In our clinic, we often work with families where there is a significant mismatch between one or both parents and their child. The parent is at one end of the sensory modulation spectrum. The child is at the opposite end. Often times, this sensory modulation mismatch creates much disharmony.
Understanding how their child experiences the world vs. how they experience the world is the first step towards creating a more harmonious home life for everyone.
The Sensitive or Defensive Parent
Do loud noises bother you?
Are you picky about the way clothes feel?
Do you startle if someone comes up behind you?
Do you avoid roller coasters?
Do you need time by yourself to recharge?
Enter the Sensory Seeking Child
What happens if you are blessed with a loud, sensory seeking child?
This is a significant challenge because highly sensitive or defensive people are continually being pushed into survival mode. When your child is loud or constantly on top of you, it is likely to elicit a defensive response. This defensive reaction is difficult to override cognitively. It is all too easy to respond with anger, withdrawal, or at the very least, irritation.
Sample of a Common Sensory Modulation Mismatch
One parent, new to our practice, was describing this very mismatch. Her 4-year-old is a sensory seeker. He is constantly on the move. He adores his mother and wants to connect with her constantly. This connecting means running into her, patting her, hitting her, etc. She describes herself as very sensitive. She finds she often just needs a break from him. Even as she loves him, she is worn out and stressed from parenting him.
Solutions for the Sensory Modulation Mismatch
If you are a sensitive parent, self-awareness helps. Realize that what seems to be extremely annoying behavior on the part of your child, may not be.
Optimizing your own self-regulation will allow you to react to behaviors on a rational, rather than emotional level. Figure out what you need to do to keep yourself well regulated so that you are not easily pushed into an overwhelmed or defensive state.
Create even brief times of peace, quiet, and/or alone time.
Is music helpful? What kind?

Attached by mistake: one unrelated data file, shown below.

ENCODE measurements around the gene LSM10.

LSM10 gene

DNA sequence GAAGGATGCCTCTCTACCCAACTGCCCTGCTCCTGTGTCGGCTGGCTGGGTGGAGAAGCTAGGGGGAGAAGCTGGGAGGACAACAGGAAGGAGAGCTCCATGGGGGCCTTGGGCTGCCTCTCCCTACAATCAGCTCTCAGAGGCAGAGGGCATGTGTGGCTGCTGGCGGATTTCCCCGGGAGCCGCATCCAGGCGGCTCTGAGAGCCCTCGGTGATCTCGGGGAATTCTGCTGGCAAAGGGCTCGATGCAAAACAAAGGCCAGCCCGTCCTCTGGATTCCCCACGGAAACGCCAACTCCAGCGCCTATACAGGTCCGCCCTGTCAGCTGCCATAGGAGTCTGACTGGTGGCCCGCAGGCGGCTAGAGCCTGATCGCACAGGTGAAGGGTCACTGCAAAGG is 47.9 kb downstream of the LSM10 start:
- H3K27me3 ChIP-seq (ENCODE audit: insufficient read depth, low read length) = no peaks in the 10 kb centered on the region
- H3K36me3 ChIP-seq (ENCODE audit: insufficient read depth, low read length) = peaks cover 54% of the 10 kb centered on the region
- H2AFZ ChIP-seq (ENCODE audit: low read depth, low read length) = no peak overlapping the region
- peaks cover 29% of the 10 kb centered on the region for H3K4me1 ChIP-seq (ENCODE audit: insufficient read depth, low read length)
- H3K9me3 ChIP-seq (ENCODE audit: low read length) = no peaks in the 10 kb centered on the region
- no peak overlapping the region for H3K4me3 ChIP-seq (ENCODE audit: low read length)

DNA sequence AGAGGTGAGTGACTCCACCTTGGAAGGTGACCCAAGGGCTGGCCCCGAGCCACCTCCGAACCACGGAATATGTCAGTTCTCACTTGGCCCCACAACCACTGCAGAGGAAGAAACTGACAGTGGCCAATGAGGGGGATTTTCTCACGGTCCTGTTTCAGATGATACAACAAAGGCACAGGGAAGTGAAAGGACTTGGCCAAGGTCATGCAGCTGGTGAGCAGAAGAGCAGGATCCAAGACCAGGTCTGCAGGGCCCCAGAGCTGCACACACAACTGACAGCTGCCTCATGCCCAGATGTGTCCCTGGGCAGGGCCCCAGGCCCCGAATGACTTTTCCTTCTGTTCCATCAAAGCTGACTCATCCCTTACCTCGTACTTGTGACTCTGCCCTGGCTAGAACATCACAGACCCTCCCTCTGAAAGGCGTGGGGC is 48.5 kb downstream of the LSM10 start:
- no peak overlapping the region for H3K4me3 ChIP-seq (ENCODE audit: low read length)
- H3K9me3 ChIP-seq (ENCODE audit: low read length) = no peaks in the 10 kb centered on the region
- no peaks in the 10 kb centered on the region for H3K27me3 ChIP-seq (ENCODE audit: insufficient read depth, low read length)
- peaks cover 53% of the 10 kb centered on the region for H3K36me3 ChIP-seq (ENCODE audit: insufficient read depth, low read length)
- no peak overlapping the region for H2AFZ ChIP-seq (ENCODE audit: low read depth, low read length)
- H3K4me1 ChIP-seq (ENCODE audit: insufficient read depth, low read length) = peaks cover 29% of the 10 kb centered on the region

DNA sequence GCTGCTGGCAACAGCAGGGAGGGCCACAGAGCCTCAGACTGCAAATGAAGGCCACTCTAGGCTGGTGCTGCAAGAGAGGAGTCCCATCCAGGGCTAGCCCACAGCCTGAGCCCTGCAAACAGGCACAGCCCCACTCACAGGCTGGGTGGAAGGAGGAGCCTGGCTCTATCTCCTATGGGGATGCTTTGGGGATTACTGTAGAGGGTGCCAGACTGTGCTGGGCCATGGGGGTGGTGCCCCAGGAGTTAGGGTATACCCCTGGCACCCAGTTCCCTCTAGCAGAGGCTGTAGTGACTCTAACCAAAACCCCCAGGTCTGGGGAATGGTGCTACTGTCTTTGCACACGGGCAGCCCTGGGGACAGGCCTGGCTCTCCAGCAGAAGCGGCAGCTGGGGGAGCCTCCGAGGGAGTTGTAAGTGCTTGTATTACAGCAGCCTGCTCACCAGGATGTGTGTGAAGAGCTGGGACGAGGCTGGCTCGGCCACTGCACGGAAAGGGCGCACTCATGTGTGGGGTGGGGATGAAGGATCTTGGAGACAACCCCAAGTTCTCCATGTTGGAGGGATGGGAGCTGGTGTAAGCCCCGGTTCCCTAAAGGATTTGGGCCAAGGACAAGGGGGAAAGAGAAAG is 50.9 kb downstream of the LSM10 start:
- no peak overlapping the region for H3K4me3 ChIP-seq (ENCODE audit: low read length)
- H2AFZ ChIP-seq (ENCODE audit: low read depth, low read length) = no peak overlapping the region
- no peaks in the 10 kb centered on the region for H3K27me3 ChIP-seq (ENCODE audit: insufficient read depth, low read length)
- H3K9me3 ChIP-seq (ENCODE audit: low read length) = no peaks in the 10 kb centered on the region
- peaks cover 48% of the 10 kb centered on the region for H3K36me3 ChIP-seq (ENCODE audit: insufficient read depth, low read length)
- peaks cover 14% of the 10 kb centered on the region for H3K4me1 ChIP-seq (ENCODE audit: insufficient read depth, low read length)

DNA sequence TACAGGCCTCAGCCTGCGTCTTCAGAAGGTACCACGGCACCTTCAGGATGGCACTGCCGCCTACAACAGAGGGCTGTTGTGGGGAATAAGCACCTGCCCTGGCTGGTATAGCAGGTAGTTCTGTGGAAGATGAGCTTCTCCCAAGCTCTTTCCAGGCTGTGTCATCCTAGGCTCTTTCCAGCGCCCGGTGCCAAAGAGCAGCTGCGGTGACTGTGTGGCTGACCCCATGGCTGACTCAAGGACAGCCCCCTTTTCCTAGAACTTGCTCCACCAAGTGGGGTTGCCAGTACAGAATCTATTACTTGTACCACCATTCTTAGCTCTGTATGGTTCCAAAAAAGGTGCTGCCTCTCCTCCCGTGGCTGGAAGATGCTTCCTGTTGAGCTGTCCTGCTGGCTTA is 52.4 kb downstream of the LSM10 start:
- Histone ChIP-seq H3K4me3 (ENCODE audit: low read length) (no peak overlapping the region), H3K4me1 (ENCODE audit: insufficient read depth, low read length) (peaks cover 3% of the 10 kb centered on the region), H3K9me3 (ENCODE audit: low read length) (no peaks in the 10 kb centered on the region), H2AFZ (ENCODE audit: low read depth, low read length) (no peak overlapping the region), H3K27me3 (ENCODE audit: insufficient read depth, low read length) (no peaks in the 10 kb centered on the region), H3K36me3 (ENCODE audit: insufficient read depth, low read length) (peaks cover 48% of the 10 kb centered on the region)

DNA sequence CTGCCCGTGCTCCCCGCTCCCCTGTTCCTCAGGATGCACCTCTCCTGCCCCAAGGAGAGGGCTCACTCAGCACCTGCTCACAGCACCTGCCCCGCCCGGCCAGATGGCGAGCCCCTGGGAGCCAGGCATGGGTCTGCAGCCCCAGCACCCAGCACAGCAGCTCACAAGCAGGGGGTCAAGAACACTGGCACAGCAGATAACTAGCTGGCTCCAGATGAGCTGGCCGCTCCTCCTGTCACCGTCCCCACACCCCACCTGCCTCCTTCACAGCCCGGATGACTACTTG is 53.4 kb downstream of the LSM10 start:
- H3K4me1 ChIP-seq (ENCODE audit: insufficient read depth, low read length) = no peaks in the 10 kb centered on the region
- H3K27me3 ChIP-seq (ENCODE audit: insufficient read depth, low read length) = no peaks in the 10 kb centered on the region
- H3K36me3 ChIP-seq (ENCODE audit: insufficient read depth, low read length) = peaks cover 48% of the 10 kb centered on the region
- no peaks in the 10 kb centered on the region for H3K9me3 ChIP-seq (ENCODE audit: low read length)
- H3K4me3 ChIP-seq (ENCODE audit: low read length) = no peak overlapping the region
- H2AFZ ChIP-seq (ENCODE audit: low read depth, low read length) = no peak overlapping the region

What about yoga, massage, or meditation?
Sometimes even a prolonged bathroom break can help.
Explore More >> Taking a Break, Giving a Break: Respite Care
Flip – Sensory Seeking Parent with Sensitive Child
Maybe you’re at the other end of the scale. You love being active and on the go. The more people around you the better. You like to turn the music up.
But, you have a very sensitive, quiet, and introverted child. You plan great outings for the family. When you do, your sensitive child falls apart, making the experience unpleasant for everyone.
Exuberant, joyous family holidays are a disaster. This is a source of significant frustration for you, any siblings, and your child. It can feel like it is hard to have family fun, especially outside the home, with the sensitive child.
If you are more on the sensory seeker end of the curve, it can be difficult to understand and empathize with this sensitive child of yours. It is tempting to expect your child to ‘get with the program’. Seek to understand.
Explore More >> Recognizing Sensory Overload
Sensory Overload Kicked In: A Personal Story
Solutions for this Sensory Modulation Mismatch
It is important to recognize that your child may experience the world in a very different way than you do. Plan ahead to ensure that outings do not overwhelm your sensitive child.
Provide opportunities for your child to experience outings, events, and vacations at a slower, quieter pace. Realize that sensory overload can push your child into survival mode, which can ruin the occasion for everyone.
Explore More >> Tips for Successful Travel with your Sensitive Child
With a little time, more experience and loads of patience, even parents and children with very diverse sensory modulation styles can find ways to experience family life and have fun that work for everyone.